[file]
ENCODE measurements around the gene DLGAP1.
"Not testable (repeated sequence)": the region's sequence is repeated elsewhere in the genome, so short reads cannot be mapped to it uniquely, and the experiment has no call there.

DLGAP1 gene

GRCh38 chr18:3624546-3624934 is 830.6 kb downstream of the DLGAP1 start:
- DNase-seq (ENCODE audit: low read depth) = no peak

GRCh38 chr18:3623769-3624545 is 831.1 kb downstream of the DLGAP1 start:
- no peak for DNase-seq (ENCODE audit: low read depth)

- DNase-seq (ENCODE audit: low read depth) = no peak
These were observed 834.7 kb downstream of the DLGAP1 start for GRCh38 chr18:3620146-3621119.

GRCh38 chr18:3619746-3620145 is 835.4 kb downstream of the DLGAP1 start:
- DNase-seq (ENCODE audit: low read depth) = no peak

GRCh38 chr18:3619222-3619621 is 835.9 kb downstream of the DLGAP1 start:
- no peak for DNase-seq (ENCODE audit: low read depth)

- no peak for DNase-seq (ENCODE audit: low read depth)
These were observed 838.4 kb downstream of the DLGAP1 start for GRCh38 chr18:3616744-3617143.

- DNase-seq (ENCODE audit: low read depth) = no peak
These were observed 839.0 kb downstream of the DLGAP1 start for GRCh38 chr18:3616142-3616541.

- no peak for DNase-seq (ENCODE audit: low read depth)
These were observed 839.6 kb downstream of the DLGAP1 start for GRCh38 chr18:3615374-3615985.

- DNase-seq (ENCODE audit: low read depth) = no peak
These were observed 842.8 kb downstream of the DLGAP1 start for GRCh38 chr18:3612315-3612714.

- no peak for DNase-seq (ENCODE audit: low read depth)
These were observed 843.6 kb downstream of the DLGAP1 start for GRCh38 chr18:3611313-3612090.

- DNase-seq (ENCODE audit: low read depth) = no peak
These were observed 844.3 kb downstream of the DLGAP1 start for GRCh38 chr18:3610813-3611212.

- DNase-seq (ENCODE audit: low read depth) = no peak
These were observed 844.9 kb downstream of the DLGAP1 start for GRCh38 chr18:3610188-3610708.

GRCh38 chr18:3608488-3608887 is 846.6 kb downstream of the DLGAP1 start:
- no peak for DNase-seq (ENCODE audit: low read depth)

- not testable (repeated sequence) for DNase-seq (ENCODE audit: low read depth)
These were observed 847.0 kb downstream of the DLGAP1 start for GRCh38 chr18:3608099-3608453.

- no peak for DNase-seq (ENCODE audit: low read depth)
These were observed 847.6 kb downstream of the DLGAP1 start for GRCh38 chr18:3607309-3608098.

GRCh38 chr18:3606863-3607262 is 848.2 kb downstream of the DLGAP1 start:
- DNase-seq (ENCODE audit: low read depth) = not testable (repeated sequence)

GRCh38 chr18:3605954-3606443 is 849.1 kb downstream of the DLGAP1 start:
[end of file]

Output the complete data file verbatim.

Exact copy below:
ENCODE measurements around the gene DLGAP1.
"Not testable (repeated sequence)": the region's sequence is repeated elsewhere in the genome, so short reads cannot be mapped to it uniquely, and the experiment has no call there.

DLGAP1 gene

GRCh38 chr18:3624546-3624934 is 830.6 kb downstream of the DLGAP1 start:
- DNase-seq (ENCODE audit: low read depth) = no peak

GRCh38 chr18:3623769-3624545 is 831.1 kb downstream of the DLGAP1 start:
- no peak for DNase-seq (ENCODE audit: low read depth)

- DNase-seq (ENCODE audit: low read depth) = no peak
These were observed 834.7 kb downstream of the DLGAP1 start for GRCh38 chr18:3620146-3621119.

GRCh38 chr18:3619746-3620145 is 835.4 kb downstream of the DLGAP1 start:
- DNase-seq (ENCODE audit: low read depth) = no peak

GRCh38 chr18:3619222-3619621 is 835.9 kb downstream of the DLGAP1 start:
- no peak for DNase-seq (ENCODE audit: low read depth)

- no peak for DNase-seq (ENCODE audit: low read depth)
These were observed 838.4 kb downstream of the DLGAP1 start for GRCh38 chr18:3616744-3617143.

- DNase-seq (ENCODE audit: low read depth) = no peak
These were observed 839.0 kb downstream of the DLGAP1 start for GRCh38 chr18:3616142-3616541.

- no peak for DNase-seq (ENCODE audit: low read depth)
These were observed 839.6 kb downstream of the DLGAP1 start for GRCh38 chr18:3615374-3615985.

- DNase-seq (ENCODE audit: low read depth) = no peak
These were observed 842.8 kb downstream of the DLGAP1 start for GRCh38 chr18:3612315-3612714.

- no peak for DNase-seq (ENCODE audit: low read depth)
These were observed 843.6 kb downstream of the DLGAP1 start for GRCh38 chr18:3611313-3612090.

- DNase-seq (ENCODE audit: low read depth) = no peak
These were observed 844.3 kb downstream of the DLGAP1 start for GRCh38 chr18:3610813-3611212.

- DNase-seq (ENCODE audit: low read depth) = no peak
These were observed 844.9 kb downstream of the DLGAP1 start for GRCh38 chr18:3610188-3610708.

GRCh38 chr18:3608488-3608887 is 846.6 kb downstream of the DLGAP1 start:
- no peak for DNase-seq (ENCODE audit: low read depth)

- not testable (repeated sequence) for DNase-seq (ENCODE audit: low read depth)
These were observed 847.0 kb downstream of the DLGAP1 start for GRCh38 chr18:3608099-3608453.

- no peak for DNase-seq (ENCODE audit: low read depth)
These were observed 847.6 kb downstream of the DLGAP1 start for GRCh38 chr18:3607309-3608098.

GRCh38 chr18:3606863-3607262 is 848.2 kb downstream of the DLGAP1 start:
- DNase-seq (ENCODE audit: low read depth) = not testable (repeated sequence)

GRCh38 chr18:3605954-3606443 is 849.1 kb downstream of the DLGAP1 start: